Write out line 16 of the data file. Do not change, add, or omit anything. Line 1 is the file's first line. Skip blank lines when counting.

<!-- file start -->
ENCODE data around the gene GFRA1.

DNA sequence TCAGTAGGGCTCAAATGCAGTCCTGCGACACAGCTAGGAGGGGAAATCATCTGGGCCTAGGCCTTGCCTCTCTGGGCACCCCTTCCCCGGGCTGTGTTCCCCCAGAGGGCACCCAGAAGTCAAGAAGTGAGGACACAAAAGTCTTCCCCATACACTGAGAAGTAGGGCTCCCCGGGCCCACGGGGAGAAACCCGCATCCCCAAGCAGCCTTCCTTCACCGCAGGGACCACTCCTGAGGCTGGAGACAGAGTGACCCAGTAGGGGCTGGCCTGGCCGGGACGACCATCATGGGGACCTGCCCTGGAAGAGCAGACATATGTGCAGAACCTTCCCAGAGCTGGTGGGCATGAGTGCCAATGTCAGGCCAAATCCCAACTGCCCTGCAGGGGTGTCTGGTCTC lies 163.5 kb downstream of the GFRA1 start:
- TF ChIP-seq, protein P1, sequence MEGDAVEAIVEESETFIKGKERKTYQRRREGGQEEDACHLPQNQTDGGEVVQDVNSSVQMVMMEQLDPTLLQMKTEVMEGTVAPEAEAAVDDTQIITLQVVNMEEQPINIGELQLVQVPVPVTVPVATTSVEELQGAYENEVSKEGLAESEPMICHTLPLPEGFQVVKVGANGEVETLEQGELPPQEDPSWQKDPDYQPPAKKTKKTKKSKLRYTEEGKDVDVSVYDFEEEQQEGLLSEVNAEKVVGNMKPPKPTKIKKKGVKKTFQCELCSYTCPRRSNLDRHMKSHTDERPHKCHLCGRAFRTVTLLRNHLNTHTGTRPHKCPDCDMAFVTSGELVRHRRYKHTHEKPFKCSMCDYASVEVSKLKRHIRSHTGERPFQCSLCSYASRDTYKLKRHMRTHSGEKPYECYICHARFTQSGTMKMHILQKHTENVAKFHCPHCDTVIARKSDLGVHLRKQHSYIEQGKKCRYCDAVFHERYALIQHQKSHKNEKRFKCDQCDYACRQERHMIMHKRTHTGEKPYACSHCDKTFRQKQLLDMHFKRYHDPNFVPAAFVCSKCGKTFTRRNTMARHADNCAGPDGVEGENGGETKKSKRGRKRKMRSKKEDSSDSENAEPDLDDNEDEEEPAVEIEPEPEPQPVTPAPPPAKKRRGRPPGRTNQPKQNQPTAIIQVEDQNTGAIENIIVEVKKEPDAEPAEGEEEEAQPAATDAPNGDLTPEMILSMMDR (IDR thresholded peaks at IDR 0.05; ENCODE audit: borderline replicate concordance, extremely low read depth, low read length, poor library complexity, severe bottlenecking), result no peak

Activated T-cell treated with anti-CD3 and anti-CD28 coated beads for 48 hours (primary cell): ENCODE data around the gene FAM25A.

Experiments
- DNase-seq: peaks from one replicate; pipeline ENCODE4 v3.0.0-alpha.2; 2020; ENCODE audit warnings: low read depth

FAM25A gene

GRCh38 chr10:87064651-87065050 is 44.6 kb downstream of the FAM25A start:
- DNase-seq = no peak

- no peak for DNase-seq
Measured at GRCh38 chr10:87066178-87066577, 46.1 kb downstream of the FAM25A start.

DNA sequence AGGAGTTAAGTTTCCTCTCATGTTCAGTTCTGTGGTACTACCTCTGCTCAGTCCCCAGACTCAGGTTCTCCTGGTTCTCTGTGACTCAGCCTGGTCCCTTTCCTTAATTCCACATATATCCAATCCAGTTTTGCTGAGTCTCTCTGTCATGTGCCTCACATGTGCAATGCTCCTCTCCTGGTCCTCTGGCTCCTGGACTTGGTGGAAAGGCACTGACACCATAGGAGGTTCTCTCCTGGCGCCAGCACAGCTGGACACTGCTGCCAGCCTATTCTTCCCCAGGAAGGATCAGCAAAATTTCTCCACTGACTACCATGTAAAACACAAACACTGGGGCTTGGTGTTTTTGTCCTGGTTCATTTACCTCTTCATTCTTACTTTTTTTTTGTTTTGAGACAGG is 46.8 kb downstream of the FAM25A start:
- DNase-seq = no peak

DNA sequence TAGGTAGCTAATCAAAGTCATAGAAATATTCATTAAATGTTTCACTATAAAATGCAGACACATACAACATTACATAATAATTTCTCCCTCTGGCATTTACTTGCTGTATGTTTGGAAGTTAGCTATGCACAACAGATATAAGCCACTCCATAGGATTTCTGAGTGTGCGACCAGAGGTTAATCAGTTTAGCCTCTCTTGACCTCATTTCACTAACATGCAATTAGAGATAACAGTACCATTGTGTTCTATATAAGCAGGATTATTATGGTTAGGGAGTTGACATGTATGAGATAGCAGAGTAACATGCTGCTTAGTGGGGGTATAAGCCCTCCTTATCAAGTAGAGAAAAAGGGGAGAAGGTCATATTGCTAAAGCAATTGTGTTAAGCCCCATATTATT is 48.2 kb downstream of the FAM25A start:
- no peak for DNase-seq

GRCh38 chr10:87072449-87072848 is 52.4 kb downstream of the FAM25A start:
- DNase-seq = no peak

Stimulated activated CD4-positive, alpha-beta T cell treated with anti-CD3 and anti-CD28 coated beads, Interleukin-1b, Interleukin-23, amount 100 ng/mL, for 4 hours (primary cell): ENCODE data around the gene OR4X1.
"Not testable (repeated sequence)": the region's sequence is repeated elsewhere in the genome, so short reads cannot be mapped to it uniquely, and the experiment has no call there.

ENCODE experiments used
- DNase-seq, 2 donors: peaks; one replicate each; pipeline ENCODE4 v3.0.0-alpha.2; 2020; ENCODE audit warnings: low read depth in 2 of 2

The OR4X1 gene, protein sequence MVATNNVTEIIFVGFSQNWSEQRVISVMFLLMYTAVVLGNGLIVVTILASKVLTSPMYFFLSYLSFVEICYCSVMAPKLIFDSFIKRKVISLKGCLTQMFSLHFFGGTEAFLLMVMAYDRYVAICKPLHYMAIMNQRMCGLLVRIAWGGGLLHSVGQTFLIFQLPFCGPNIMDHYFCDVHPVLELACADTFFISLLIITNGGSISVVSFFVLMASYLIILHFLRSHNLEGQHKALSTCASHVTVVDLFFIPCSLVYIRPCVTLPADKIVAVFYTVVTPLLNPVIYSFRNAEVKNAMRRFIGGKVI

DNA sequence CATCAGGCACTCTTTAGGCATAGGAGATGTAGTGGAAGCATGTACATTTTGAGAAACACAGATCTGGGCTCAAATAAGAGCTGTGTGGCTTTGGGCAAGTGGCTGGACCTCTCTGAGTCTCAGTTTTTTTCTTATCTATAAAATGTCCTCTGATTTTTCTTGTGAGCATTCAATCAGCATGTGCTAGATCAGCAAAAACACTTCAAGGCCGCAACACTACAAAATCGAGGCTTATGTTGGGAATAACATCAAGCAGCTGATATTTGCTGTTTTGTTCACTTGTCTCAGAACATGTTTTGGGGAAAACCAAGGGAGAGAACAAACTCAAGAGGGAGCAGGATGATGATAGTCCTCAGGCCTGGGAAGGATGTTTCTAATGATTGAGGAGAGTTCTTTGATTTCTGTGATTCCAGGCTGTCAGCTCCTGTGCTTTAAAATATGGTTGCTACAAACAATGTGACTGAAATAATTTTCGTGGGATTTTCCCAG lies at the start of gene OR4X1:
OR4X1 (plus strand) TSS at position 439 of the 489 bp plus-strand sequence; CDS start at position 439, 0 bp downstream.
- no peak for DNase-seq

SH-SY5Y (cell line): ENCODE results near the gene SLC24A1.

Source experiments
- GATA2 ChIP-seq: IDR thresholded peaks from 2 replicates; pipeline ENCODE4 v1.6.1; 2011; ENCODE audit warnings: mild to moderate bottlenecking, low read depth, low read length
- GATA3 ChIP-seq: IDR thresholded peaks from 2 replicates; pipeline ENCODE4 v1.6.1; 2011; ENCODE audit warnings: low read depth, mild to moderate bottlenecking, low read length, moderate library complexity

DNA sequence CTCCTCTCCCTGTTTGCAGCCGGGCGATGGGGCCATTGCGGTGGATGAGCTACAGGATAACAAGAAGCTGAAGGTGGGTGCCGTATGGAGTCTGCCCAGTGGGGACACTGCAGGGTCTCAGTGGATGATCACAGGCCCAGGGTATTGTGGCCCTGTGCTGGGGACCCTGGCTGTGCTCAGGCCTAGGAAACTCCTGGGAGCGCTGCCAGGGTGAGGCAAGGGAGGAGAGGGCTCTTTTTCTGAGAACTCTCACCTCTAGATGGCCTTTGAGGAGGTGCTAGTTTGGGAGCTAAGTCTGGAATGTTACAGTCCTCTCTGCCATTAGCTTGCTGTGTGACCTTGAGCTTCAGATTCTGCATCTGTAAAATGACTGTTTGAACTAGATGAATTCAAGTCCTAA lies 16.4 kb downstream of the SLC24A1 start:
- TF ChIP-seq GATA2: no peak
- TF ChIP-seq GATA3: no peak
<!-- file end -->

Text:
GRCh38 chr10:87072449-87072848 is 52.4 kb downstream of the FAM25A start: